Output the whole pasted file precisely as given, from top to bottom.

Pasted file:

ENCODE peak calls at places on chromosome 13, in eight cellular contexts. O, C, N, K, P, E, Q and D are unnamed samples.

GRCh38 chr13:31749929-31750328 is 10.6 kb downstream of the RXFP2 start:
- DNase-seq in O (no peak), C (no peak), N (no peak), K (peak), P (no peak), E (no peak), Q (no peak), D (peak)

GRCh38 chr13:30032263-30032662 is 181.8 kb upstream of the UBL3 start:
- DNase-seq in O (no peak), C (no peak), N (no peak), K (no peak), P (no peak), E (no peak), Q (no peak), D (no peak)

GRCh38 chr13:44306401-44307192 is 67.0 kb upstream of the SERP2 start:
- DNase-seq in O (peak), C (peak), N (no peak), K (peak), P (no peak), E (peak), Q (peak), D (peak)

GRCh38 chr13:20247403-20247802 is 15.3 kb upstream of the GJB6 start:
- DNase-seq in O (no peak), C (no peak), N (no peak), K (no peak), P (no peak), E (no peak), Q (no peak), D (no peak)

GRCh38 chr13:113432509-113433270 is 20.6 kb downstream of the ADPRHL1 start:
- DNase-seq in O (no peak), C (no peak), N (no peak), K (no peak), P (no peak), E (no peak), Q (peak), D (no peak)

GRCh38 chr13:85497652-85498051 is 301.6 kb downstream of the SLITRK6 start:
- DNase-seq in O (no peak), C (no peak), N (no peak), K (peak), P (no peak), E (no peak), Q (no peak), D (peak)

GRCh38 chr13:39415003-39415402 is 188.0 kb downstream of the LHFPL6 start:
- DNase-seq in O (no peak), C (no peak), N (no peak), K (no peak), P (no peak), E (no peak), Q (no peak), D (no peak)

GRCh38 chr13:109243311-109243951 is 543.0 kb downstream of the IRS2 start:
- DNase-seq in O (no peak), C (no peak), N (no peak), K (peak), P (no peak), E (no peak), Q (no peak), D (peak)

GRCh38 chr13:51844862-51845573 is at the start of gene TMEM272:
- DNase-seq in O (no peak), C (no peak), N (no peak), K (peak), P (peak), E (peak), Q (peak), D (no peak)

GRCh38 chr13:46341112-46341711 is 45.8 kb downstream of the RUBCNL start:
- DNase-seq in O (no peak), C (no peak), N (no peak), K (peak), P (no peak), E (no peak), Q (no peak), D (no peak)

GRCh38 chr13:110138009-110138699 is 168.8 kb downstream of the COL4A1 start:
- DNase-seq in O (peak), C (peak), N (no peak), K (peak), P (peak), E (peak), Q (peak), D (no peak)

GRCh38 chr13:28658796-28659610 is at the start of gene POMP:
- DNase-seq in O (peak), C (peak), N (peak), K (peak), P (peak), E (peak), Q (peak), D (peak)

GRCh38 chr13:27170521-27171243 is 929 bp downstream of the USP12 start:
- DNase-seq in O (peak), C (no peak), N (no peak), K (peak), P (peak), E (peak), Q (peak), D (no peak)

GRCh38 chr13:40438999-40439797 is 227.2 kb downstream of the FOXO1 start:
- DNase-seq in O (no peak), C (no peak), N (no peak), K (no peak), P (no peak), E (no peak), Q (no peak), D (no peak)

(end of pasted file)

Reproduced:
ENCODE peak calls at places on chromosome 13, in eight cellular contexts. O, C, N, K, P, E, Q and D are unnamed samples.

GRCh38 chr13:31749929-31750328 is 10.6 kb downstream of the RXFP2 start:
- DNase-seq in O (no peak), C (no peak), N (no peak), K (peak), P (no peak), E (no peak), Q (no peak), D (peak)

GRCh38 chr13:30032263-30032662 is 181.8 kb upstream of the UBL3 start:
- DNase-seq in O (no peak), C (no peak), N (no peak), K (no peak), P (no peak), E (no peak), Q (no peak), D (no peak)

GRCh38 chr13:44306401-44307192 is 67.0 kb upstream of the SERP2 start:
- DNase-seq in O (peak), C (peak), N (no peak), K (peak), P (no peak), E (peak), Q (peak), D (peak)

GRCh38 chr13:20247403-20247802 is 15.3 kb upstream of the GJB6 start:
- DNase-seq in O (no peak), C (no peak), N (no peak), K (no peak), P (no peak), E (no peak), Q (no peak), D (no peak)

GRCh38 chr13:113432509-113433270 is 20.6 kb downstream of the ADPRHL1 start:
- DNase-seq in O (no peak), C (no peak), N (no peak), K (no peak), P (no peak), E (no peak), Q (peak), D (no peak)

GRCh38 chr13:85497652-85498051 is 301.6 kb downstream of the SLITRK6 start:
- DNase-seq in O (no peak), C (no peak), N (no peak), K (peak), P (no peak), E (no peak), Q (no peak), D (peak)

GRCh38 chr13:39415003-39415402 is 188.0 kb downstream of the LHFPL6 start:
- DNase-seq in O (no peak), C (no peak), N (no peak), K (no peak), P (no peak), E (no peak), Q (no peak), D (no peak)

GRCh38 chr13:109243311-109243951 is 543.0 kb downstream of the IRS2 start:
- DNase-seq in O (no peak), C (no peak), N (no peak), K (peak), P (no peak), E (no peak), Q (no peak), D (peak)

GRCh38 chr13:51844862-51845573 is at the start of gene TMEM272:
- DNase-seq in O (no peak), C (no peak), N (no peak), K (peak), P (peak), E (peak), Q (peak), D (no peak)

GRCh38 chr13:46341112-46341711 is 45.8 kb downstream of the RUBCNL start:
- DNase-seq in O (no peak), C (no peak), N (no peak), K (peak), P (no peak), E (no peak), Q (no peak), D (no peak)

GRCh38 chr13:110138009-110138699 is 168.8 kb downstream of the COL4A1 start:
- DNase-seq in O (peak), C (peak), N (no peak), K (peak), P (peak), E (peak), Q (peak), D (no peak)

GRCh38 chr13:28658796-28659610 is at the start of gene POMP:
- DNase-seq in O (peak), C (peak), N (peak), K (peak), P (peak), E (peak), Q (peak), D (peak)

GRCh38 chr13:27170521-27171243 is 929 bp downstream of the USP12 start:
- DNase-seq in O (peak), C (no peak), N (no peak), K (peak), P (peak), E (peak), Q (peak), D (no peak)

GRCh38 chr13:40438999-40439797 is 227.2 kb downstream of the FOXO1 start:
- DNase-seq in O (no peak), C (no peak), N (no peak), K (no peak), P (no peak), E (no peak), Q (no peak), D (no peak)